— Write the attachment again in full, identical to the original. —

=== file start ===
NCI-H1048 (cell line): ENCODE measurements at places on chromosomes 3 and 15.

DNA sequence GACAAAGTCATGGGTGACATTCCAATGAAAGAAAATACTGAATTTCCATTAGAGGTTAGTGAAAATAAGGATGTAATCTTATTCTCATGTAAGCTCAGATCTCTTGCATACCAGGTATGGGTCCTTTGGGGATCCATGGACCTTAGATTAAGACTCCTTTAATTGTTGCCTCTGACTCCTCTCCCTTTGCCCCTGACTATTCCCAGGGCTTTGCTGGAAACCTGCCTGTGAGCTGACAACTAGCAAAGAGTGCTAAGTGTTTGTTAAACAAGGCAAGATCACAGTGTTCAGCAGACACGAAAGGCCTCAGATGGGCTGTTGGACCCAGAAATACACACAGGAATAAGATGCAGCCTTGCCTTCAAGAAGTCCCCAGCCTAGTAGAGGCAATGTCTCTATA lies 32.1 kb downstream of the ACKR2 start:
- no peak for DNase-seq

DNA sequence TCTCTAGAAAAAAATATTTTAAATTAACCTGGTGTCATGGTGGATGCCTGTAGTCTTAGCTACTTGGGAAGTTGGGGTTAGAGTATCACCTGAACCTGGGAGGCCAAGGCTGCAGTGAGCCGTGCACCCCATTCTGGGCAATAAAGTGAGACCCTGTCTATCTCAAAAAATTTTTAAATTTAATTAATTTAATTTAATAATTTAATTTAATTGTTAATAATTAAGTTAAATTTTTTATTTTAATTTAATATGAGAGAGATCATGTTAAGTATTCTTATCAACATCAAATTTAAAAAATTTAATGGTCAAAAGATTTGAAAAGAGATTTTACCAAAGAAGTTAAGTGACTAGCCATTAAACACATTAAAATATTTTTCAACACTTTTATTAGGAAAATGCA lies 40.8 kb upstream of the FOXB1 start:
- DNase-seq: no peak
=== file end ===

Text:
NCI-H1048 (cell line): ENCODE measurements at places on chromosomes 3 and 15.

DNA sequence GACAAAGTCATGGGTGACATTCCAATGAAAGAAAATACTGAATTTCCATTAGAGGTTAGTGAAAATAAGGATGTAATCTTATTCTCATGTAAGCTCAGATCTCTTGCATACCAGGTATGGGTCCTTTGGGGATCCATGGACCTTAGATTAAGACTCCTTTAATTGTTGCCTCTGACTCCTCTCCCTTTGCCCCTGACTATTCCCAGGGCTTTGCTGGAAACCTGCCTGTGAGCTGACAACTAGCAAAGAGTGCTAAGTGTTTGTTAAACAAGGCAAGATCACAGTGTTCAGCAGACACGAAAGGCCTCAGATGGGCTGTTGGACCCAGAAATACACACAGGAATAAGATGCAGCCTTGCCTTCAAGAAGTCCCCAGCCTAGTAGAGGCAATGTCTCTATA lies 32.1 kb downstream of the ACKR2 start:
- no peak for DNase-seq

DNA sequence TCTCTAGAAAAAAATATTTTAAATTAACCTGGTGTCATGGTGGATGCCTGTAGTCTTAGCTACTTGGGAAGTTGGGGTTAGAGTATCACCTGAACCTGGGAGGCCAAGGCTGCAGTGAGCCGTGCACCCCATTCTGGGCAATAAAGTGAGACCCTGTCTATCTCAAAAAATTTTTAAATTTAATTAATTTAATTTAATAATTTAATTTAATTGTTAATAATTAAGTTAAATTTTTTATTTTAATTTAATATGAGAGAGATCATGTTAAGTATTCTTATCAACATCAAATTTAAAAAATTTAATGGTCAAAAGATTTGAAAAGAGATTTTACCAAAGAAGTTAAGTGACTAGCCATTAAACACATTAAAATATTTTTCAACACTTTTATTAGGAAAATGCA lies 40.8 kb upstream of the FOXB1 start:
- DNase-seq: no peak